Iran has , saying they uncovered it before it could have any effect.
But President Mahmoud Ahmadinejad has said it "managed to create problems for a limited number of our centrifuges." Speaking to a press conference Monday, he said the problems were resolved.
Earlier in November, . The extent and cause of the shutdown were not known, but speculation fell on Stuxnet.
The finding was contained in a report from the International Atomic Energy Agency for the U.N. Security Council and the 35 IAEA board member nations.
Diplomats who spoke to the Associated Press that week said they did not know why the thousands of centrifuges stopped turning out material that Iran says it needs to fuel a future network of nuclear reactors.
Speculation has focused on the Stuxnet worm, which cyber experts have identified as configured to damage centrifuges.
Vice President Ali Akbar Salehi initially said details about the virus became known only after Iran's "enemies failed to achieve their goals."
Salehi that a months-long delay in starting up Iran's first nuclear power plant was the result of a small leak, not the computer worm.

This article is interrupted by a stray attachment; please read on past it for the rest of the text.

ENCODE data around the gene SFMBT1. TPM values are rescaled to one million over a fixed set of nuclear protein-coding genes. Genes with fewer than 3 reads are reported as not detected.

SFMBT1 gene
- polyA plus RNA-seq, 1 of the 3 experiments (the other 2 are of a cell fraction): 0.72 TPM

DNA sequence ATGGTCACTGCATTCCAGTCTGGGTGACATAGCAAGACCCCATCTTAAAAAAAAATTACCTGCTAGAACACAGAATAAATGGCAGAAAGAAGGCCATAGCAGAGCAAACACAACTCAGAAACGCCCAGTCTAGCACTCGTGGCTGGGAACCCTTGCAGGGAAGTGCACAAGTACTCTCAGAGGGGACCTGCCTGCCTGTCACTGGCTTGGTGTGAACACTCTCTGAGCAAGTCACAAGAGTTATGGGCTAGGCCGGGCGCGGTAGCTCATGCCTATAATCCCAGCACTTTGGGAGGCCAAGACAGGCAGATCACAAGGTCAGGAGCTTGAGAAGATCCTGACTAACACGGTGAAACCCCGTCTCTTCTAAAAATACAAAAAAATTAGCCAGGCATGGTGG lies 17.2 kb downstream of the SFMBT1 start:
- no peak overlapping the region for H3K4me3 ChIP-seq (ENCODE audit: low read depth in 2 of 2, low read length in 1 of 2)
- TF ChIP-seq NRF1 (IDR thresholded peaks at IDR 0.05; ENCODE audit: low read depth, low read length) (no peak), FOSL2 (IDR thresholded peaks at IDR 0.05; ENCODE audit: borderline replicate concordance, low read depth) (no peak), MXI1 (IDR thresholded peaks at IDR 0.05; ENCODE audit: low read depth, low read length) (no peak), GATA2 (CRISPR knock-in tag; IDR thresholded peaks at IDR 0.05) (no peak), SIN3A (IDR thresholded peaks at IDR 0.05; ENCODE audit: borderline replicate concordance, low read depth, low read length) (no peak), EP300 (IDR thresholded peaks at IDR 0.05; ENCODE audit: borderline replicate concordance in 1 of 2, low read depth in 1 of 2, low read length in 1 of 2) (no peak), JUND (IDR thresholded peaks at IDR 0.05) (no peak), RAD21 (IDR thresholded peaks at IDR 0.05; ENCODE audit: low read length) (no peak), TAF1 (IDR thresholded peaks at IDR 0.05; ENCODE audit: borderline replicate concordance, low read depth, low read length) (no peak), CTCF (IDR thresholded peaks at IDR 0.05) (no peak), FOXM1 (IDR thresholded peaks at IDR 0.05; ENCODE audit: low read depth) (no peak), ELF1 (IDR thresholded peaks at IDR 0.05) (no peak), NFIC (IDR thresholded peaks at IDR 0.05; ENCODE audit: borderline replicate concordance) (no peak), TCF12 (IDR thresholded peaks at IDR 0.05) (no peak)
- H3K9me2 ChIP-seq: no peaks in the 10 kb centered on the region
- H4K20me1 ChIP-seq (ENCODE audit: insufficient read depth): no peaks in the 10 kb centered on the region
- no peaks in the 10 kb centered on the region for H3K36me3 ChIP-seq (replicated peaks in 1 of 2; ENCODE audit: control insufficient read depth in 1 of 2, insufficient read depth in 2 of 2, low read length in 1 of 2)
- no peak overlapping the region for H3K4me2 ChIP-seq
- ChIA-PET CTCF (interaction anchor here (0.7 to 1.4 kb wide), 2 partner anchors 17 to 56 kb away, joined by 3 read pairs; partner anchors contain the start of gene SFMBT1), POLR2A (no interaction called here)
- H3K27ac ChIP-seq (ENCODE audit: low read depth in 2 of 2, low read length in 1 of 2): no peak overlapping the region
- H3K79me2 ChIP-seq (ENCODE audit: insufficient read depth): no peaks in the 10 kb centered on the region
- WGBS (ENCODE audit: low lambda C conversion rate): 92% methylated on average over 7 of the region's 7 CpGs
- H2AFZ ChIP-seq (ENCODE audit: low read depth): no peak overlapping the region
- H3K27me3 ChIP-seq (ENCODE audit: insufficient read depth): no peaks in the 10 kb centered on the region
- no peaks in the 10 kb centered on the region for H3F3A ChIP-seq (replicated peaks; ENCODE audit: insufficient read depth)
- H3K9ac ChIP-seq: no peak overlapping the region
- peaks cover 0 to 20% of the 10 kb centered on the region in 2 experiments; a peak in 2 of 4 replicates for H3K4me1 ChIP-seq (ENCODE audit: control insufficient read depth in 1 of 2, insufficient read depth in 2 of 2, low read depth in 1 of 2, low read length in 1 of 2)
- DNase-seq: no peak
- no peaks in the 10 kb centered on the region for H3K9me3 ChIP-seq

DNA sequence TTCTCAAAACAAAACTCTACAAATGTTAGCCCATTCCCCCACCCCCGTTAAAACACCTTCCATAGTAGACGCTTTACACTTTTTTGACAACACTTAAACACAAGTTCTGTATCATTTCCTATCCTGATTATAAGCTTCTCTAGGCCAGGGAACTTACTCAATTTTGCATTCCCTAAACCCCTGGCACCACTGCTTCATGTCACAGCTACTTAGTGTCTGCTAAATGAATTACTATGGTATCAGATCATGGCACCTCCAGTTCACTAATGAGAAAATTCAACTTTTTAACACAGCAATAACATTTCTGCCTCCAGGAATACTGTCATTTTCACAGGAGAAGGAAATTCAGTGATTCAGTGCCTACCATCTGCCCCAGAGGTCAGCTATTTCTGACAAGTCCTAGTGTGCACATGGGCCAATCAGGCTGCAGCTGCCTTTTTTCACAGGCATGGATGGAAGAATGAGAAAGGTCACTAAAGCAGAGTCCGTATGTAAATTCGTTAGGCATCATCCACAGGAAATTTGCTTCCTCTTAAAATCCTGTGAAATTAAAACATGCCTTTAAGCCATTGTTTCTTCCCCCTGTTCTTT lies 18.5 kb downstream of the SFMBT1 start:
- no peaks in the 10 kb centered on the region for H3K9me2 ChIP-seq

Iran's refusal to stop enriching and accept offers of nuclear fuel from abroad has caused concern because enriched uranium can also arm nuclear warheads. Tehran is under four sets of U.N. Security Council sanctions for refusing to stop enriching.
Iran denies any nuclear weapons ambitions and says its program is only for peaceful purposes like power generation and medical research.
The malicious computer code, designed to take over industrial sites like power plants, has also emerged in India, Indonesia and the U.S. But it has spread the most in Iran.
U.S. on Alert Over Stuxnet Virus Threat
Though it infected several personal computers of workers at the Bushehr plant, Iran says the facility's main systems were not affected. Still, that was the first public sign to emerge that the code has hit computers linked to Iran's nuclear program.